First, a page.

Ejaculatory ducts cause the reflex action of ejaculation. Each male has two of them. During ejaculation, semen moves through the ducts and leaves the body through the penis. Ejaculation occurs in two stages, the emission stage and the expulsion stage. 

The emission stage involves the workings of several structures of the ejaculatory duct; contractions of the prostate gland, the seminal vesicles, the bulbourethral gland and the vas deferens push fluids into the prostatic urethra (Pic. 1). The semen is stored here until ejaculation occurs (expulsion stage). Muscles at the base of the penis contract in order to propel the seminal fluid trapped in the prostatic urethra through the penile urethra and expel it through the urinary meatus. The ejaculate is expelled in spurts, due to the movement of the muscles propelling it. These muscle contractions are related to the sensations of orgasm for the male.

Ejaculation and orgasm may occur simultaneously, however they are not coupled, in that one may occur without the other. For example, a man may have a dry orgasm (termed retrograde ejaculation); there is no expulsion of ejaculate however the man still experiences orgasm.


The ejaculatory ducts are paired structures in male anatomy (Pic. 2) that connects the ampulla of the ductus deferens duct that transports sperm from the epididymis through the spermatic cord and into the ejaculatory duct with the duct of the seminal vesicle at the prostatic urethra. Each ejaculatory duct is formed by the union, pass into the urethra through the prostate.

Pathological conditions

Ejaculatory duct obstruction

Ejaculatory duct obstruction (EDO) is a pathological condition which is characterized by the obstruction of one or both ejaculatory ducts. Thus, the efflux of (most constituents of) semen is not possible. It can be congenital or acquired. It is a cause of male infertility and/or pelvic pain. Ejaculatory duct obstruction must not be confused with an obstruction of the vas deferens.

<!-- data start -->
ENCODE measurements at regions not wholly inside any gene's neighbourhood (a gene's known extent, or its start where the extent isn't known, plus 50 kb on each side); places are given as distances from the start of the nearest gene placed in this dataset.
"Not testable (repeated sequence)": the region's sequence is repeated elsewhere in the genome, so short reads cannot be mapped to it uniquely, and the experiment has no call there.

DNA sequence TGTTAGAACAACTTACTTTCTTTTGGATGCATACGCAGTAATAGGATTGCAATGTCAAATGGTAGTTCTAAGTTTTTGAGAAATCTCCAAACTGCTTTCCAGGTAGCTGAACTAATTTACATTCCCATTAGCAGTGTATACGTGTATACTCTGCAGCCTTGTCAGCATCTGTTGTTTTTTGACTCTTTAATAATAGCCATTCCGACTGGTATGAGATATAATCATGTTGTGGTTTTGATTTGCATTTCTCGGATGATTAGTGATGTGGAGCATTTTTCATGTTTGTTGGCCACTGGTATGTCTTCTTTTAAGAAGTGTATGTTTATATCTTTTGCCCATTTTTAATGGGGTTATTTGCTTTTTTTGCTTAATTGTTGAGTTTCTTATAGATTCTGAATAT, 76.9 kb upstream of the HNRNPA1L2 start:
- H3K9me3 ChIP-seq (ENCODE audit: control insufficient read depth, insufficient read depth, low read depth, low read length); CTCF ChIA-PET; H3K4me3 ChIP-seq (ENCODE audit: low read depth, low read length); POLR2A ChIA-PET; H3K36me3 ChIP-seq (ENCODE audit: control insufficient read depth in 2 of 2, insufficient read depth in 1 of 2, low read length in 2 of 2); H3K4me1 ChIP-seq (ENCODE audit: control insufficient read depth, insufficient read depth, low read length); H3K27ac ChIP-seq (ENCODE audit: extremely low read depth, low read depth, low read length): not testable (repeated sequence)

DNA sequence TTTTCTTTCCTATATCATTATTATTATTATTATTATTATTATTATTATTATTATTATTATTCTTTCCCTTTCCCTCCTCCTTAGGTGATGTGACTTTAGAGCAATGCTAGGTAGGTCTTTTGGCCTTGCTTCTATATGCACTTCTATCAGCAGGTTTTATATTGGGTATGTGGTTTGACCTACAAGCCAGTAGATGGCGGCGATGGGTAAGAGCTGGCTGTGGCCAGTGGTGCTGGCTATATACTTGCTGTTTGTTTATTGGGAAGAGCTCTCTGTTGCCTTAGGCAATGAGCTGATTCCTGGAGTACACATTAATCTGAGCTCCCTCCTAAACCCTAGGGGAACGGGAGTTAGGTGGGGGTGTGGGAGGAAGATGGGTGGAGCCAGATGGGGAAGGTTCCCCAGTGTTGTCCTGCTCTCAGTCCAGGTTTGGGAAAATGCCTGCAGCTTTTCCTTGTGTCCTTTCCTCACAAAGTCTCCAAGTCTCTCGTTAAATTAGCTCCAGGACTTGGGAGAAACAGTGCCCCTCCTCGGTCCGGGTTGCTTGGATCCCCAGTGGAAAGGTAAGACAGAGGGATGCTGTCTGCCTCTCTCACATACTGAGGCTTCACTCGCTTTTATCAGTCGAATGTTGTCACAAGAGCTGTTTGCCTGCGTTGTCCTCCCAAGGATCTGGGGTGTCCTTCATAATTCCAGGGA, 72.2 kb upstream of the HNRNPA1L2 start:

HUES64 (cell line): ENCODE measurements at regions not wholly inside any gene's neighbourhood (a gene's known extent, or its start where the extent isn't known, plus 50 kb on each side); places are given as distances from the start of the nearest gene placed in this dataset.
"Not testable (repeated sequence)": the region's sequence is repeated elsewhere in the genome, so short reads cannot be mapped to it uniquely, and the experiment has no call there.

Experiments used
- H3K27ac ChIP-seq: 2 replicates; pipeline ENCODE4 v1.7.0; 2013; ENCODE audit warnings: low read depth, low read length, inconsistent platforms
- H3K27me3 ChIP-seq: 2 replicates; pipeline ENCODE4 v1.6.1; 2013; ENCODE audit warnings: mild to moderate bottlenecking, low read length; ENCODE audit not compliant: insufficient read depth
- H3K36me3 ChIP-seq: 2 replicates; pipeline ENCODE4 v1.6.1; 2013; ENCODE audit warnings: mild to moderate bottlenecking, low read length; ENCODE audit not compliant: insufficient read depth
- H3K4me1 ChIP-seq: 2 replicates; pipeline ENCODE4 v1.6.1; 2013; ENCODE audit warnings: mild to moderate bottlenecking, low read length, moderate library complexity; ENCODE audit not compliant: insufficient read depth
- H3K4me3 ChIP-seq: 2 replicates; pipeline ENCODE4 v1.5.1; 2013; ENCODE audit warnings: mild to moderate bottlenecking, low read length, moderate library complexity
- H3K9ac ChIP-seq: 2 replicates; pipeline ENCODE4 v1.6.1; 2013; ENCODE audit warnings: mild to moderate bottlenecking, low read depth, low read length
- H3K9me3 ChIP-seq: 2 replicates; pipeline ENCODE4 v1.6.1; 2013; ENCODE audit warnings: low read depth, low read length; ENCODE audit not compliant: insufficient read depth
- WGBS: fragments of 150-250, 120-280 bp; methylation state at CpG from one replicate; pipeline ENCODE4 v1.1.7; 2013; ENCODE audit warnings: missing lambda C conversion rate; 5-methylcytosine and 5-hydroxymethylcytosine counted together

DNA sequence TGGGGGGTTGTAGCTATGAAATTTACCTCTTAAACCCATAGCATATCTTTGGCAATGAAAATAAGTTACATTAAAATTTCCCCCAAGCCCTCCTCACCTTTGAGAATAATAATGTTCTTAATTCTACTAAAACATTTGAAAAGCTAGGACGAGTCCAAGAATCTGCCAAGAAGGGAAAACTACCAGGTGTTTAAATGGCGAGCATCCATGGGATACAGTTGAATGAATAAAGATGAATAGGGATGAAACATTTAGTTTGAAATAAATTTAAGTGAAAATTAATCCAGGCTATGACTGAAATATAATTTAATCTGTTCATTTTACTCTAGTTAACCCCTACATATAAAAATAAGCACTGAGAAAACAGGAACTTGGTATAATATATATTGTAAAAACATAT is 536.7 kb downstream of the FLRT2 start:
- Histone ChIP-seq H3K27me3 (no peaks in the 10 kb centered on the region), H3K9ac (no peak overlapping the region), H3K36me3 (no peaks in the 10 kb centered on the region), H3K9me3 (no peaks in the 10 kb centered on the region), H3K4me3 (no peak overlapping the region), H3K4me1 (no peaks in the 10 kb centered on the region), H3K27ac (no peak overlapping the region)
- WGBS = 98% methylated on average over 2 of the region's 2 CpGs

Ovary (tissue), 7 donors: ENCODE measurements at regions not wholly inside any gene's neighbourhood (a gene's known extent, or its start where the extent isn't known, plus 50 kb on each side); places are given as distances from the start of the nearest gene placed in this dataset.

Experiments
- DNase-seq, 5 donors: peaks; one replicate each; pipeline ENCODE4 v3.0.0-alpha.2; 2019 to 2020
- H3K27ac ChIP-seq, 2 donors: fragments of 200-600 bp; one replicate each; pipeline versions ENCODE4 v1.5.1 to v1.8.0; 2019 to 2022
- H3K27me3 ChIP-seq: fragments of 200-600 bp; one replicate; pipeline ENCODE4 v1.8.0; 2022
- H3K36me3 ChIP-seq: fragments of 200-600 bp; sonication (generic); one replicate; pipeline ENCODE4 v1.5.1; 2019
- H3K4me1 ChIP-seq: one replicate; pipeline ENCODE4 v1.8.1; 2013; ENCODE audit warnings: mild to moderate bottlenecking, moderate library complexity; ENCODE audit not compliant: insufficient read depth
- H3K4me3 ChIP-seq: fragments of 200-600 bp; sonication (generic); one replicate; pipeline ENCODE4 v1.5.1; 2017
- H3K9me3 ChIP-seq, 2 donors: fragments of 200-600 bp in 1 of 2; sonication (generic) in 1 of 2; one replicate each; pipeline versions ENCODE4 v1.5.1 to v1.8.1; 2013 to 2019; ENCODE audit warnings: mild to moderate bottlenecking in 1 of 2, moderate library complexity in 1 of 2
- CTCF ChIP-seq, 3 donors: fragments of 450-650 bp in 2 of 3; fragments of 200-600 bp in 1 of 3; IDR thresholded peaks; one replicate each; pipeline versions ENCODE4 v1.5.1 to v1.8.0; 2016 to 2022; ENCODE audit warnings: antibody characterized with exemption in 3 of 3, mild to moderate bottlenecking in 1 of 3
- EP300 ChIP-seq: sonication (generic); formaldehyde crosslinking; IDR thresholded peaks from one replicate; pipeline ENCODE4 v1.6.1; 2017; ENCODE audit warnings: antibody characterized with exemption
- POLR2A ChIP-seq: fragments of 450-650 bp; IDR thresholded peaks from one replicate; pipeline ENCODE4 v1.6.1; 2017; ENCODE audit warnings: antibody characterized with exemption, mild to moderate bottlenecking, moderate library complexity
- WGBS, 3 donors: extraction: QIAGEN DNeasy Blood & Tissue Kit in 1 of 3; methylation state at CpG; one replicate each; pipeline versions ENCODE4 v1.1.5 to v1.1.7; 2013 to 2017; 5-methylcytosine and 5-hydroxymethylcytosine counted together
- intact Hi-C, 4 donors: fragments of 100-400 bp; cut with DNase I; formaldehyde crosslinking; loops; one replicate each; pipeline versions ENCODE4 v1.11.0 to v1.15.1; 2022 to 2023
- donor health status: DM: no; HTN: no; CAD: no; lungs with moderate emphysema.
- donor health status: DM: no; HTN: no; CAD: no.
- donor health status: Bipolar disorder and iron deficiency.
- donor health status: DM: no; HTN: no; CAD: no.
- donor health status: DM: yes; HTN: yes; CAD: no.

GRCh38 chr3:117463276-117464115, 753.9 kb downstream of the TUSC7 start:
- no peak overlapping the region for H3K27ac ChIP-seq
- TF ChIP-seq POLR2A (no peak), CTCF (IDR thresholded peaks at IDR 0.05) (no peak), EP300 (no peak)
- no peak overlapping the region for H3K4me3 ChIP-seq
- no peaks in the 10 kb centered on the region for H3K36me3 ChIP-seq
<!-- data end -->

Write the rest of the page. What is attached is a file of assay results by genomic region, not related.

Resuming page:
Ejaculatory duct obstruction may result in a complete lack of semen (aspermia) or a very low-volume semen (oligospermia) which may contain only the secretion of accessory prostate glands downstream to the orifice of the ejaculatory ducts. 

In addition, it is reported to be a cause for pelvic pain, especially shortly after ejaculation. In case of proven fertility but unresolved pelvic pain, even one or both partially obstructed ejaculatory ducts may be the origin of pelvic pain and oligospermia.

Benign prostatic hyperplasia

Benign prostatic hyperplasia (BHP), which refers to an abnormal increase in prostate size, is another condition that can affect the ejaculatory ducts. Because the ejaculatory ducts pass through the prostate, an enlarged condition may press against the tubing of the ducts and impede the flow of semen, resulting in lower urinary tract symptoms (LUTS). Symptoms associated with LUTS include urgency, frequency, nocturia (excessive urination at night), incomplete urination, and weak urinary stream. 

If left untreated, complications such as urinary retention, renal insufficiency and bladder stone can occur, requiring surgical intervention. BHP has also been associated with other medical morbidities, such as increased risk of falls, reduced quality of life as well as increased annual healthcare cost.


Ejaculatory duct obstruction ―sourced from Wikipedia licensed under CC BY- SA 3.0
Ejaculatory duct are paired structures ―sourced from John Learn licensed under CC BY 4.0
Ejaculatory duct obstruction ―sourced from Wikipedia licensed under CC BY-SA 3.0
Male anatomy ―by Elf Sternberg licensed under CC BY-SA 3.0
Prostatic urethra ―by Mcstrother licensed under CC BY 3.0
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